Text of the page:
Fixing A Freezer Design Flaw With A Little Bit Of Heat
Fixing A Freezer Design Flaw With A Little Bit Of Heat

As a shining example of the law of unintended consequences, [Lou] demonstrates how certain types of freezer/refrigerator combinations fail to work in a cold environment, such as a garage during the winter. As [Lou] points out in his video (also linked after the break) – using the freezer unit in his own garage – the problem lies with devices that put the temperature sensor in the refrigerator section, but circulate cold air starting in the freezer section.

This works great in a home environment with a room temperature comfortable for humans, as the refrigerator will constantly warm up slightly due to heat from the outside, triggering the cooling cycle and ensuring the freezer section will stay nice and cold. When placed in, say, a garage when it’s around freezing, the refrigerator section will not warm up, and thus no more cooling cycle gets triggered.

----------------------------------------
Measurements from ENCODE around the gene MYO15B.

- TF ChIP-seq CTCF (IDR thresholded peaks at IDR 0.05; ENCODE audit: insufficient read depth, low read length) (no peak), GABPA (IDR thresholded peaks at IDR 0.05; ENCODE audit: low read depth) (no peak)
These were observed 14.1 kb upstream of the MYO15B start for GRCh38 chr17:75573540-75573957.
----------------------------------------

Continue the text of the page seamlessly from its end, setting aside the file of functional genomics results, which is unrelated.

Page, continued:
As obviously the freezer section is supposed to stay significantly colder than roughly around 0°C, the freezer section can warm up enough to allow frozen goods to thaw out. The easy fix here as [Lou] demonstrates, is to add a constant source of warmth inside the refrigerator section, such as by keeping the refrigerator light on constantly.

Obvious complaints about the lack of energy efficiency and this combo unit’s optimistically broken sensor design aside, it is a fairly simple and effective fix. Even so, perhaps trading such a combo unit for one with a dedicated temperature sensor in the freezer section would prevent headaches like these.

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Author Of this post: Maya Posch

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